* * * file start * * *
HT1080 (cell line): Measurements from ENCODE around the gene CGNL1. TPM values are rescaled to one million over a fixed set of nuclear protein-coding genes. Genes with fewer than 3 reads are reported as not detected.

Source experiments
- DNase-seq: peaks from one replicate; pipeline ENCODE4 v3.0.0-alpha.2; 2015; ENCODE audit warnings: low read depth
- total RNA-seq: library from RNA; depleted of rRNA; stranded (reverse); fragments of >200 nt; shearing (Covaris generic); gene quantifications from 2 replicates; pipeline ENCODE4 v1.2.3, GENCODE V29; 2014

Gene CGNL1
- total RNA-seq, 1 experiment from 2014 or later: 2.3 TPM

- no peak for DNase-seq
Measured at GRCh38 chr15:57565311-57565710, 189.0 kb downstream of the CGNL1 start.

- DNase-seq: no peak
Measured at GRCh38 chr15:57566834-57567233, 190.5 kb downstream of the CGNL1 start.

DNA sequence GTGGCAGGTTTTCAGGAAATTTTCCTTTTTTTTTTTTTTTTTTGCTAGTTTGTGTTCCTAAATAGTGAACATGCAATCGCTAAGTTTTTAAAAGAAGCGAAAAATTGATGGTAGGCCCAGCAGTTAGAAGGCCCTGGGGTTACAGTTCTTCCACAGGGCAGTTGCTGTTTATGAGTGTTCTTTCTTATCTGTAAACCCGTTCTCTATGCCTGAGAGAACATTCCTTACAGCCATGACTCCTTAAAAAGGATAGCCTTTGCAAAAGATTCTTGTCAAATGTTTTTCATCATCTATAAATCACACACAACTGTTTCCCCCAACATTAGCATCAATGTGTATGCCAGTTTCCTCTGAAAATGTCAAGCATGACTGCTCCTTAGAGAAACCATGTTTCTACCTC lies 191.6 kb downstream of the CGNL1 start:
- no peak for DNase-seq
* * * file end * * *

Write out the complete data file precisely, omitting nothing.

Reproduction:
HT1080 (cell line): Measurements from ENCODE around the gene CGNL1. TPM values are rescaled to one million over a fixed set of nuclear protein-coding genes. Genes with fewer than 3 reads are reported as not detected.

Source experiments
- DNase-seq: peaks from one replicate; pipeline ENCODE4 v3.0.0-alpha.2; 2015; ENCODE audit warnings: low read depth
- total RNA-seq: library from RNA; depleted of rRNA; stranded (reverse); fragments of >200 nt; shearing (Covaris generic); gene quantifications from 2 replicates; pipeline ENCODE4 v1.2.3, GENCODE V29; 2014

Gene CGNL1
- total RNA-seq, 1 experiment from 2014 or later: 2.3 TPM

- no peak for DNase-seq
Measured at GRCh38 chr15:57565311-57565710, 189.0 kb downstream of the CGNL1 start.

- DNase-seq: no peak
Measured at GRCh38 chr15:57566834-57567233, 190.5 kb downstream of the CGNL1 start.

DNA sequence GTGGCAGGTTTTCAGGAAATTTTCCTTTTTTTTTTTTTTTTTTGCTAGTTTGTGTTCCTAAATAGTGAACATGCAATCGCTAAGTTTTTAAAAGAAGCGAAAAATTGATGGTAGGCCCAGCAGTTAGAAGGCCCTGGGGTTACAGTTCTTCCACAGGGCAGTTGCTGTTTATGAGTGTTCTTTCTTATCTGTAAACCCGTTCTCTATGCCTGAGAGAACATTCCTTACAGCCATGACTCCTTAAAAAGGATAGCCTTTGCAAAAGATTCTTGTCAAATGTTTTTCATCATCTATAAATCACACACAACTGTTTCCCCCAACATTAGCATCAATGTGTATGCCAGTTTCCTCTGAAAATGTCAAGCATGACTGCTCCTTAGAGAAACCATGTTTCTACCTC lies 191.6 kb downstream of the CGNL1 start:
- no peak for DNase-seq